After learning of the pentesting contract, Dallas County Attorney Charles Sinnard reduced the charges, but despite there being no support for criminal intent, he continued to prosecute the two men. In a statement Coalfire issued on Thursday, officials wrote:

Following discussions between representatives of Coalfire, the Dallas County Sheriff and the Dallas County Attorney, it was the decision of the Dallas County Attorney to dismiss trespass charges against the Coalfire employees. It is clear that on September 11, 2019 it was the intention of the Dallas County Sheriff to protect the citizens of Dallas County and the State of Iowa by ensuring the integrity of the Dallas County Courthouse. It was also the intention of Coalfire to aid in protecting the citizens of the State of Iowa, by testing the security of information maintained by the Judicial Branch, pursuant to a contract with State Court Administration.

Ultimately, the long-term interests of justice and protection of the public are not best served by continued prosecution of the trespass charges. Those interests are best served by all the parties working together to ensure that there is clear communication on the actions to be taken to secure the sensitive information maintained by the Judicial Branch, without endangering the life or property of the citizens of Iowa, law enforcement or the persons carrying out the testing. It is the hope of Dallas County and Coalfire that the Judicial Branch will work with them so that any issues carrying out such vital testing can be avoided in the future.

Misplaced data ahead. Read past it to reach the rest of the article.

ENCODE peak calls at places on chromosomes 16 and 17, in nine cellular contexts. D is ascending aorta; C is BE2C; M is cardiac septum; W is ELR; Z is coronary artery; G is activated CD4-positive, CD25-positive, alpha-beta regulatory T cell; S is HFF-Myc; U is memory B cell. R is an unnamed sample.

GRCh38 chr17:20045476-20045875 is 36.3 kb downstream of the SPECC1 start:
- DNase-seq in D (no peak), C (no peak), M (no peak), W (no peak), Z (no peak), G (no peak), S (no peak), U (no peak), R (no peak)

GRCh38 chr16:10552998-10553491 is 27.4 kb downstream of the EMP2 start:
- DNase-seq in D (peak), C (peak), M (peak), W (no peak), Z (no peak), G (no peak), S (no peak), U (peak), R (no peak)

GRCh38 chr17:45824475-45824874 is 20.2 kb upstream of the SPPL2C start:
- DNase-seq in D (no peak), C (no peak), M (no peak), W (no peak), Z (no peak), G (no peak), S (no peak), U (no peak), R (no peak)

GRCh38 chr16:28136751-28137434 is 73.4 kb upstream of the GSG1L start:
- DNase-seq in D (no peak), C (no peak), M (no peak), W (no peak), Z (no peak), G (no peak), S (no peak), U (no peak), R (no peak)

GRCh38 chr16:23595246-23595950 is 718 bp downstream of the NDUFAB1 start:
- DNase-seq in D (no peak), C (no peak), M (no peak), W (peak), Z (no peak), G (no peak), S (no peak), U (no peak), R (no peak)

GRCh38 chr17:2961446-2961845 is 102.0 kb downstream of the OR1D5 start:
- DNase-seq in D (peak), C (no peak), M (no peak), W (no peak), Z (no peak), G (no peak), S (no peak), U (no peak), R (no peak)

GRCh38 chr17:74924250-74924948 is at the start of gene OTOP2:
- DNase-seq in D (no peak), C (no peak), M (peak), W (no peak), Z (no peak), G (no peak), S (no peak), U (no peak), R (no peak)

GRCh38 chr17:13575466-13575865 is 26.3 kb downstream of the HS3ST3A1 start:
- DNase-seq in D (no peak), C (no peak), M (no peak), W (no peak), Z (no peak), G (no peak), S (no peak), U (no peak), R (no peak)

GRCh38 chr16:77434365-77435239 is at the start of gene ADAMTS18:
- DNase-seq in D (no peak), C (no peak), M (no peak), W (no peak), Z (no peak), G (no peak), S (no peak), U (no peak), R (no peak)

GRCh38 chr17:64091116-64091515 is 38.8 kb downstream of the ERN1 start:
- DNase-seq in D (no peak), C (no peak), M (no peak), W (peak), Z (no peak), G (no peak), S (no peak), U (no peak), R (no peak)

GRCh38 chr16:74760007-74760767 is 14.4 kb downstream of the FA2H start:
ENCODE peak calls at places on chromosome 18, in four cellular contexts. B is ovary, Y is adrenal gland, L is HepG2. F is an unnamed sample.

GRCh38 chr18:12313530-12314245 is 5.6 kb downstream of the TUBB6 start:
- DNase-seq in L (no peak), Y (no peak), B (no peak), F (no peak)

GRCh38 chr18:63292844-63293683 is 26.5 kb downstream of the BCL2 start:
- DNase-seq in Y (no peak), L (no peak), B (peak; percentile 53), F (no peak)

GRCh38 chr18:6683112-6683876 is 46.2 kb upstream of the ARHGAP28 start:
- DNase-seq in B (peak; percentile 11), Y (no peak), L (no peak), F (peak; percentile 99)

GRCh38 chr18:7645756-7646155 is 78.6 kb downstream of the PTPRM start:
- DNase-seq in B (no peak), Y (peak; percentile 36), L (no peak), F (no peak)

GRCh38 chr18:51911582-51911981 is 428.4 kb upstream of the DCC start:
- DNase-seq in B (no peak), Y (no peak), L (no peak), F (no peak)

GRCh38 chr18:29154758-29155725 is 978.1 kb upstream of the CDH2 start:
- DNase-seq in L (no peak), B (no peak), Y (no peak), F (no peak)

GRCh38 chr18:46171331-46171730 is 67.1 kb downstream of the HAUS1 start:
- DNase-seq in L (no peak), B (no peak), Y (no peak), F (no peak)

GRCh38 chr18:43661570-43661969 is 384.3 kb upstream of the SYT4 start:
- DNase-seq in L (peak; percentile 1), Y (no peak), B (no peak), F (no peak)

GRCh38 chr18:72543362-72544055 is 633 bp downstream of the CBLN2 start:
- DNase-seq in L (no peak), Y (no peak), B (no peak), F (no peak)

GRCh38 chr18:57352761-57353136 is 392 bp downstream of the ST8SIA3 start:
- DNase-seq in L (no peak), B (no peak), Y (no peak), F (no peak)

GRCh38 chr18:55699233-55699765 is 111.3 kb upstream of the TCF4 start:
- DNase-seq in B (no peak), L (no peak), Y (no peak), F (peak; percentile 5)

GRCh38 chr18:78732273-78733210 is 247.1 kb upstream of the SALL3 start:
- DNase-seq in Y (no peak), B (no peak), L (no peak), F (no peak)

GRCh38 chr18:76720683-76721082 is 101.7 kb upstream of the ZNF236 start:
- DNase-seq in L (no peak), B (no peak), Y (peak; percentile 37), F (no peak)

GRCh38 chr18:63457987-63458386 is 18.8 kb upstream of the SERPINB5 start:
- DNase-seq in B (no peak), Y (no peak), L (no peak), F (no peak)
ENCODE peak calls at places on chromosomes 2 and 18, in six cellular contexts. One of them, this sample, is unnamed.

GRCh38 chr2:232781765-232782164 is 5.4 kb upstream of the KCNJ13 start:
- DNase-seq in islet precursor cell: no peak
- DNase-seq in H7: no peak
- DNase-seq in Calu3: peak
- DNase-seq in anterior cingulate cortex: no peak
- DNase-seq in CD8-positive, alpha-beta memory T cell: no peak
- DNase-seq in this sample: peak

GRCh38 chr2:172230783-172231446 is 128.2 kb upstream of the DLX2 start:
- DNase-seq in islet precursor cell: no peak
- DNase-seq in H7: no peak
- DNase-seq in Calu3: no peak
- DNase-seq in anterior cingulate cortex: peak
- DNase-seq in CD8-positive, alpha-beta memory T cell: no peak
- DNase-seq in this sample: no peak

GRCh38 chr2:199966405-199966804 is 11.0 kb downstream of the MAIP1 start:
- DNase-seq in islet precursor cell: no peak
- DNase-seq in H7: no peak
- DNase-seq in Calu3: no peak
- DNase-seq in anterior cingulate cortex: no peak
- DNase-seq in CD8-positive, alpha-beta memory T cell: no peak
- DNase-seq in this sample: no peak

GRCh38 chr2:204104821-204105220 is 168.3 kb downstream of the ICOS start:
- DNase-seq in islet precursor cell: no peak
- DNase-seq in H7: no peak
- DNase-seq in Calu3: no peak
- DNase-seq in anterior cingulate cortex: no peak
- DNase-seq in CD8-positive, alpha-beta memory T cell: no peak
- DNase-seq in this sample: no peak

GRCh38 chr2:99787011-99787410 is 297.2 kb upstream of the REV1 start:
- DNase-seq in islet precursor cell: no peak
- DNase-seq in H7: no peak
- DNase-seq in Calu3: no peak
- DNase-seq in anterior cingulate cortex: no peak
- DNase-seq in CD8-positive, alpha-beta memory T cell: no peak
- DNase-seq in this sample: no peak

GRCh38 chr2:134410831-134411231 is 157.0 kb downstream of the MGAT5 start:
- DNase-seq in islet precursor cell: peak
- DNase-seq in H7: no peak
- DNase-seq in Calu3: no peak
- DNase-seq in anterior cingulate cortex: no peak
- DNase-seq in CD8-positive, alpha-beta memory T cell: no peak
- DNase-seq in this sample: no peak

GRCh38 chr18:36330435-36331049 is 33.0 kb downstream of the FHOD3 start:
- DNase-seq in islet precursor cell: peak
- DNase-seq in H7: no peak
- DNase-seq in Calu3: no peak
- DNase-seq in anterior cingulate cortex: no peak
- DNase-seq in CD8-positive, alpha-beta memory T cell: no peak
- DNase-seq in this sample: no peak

Coalfire CEO Tom McAndrew added, “With positive lessons learned, a new dialogue now begins with a focus on improving best practices and elevating the alignment between security professionals and law enforcement. We’re grateful to the global security community for their support throughout this experience.”

In a statement, DeMercurio and Wynn’s attorney said:

Mr. Wynn and De Mercurio are relieved that the accusations have been dismissed but are frustrated with the entirety of the process. Law enforcement and prosecutors should appreciate the fact that an arrest for a criminal offense can never be undone, even after the charge is dismissed.

The justice system ceases to serve its crucial function and loses credibility when criminal accusations are used to advance personal or political agendas. Such a practice endangers the effective administration of justice and our confidence in the criminal justice system. This entire ordeal could have been avoided by simply respecting the fact finding that the responding law enforcement officer conducted which verified the work was authorized by the Judicial Branch. Unfortunately, the lack of communication between government entities, an ignorance of the law, personal pride and politics overrode the objective investigation conducted by responding law enforcement.

Mr. Wynn and De Mercurio would like to thank the responding sheriff deputies and City of Adel Police Department officers for their professionalism. They would also like to thank Coalfire for the unconditional support they received especially from CEO Tom McAndrew and Vice President Mike Weber. Finally, they would like to thank the Cyber Security family for the immense amount of support they provided.

This was an unprecedented event for the Cyber Security Community. Mr. Wynn and De Mercurio are looking forward to sharing their experiences in an effort to help educate others in order to better secure this nation.

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China’s and Russia’s spying spree will take years to unpack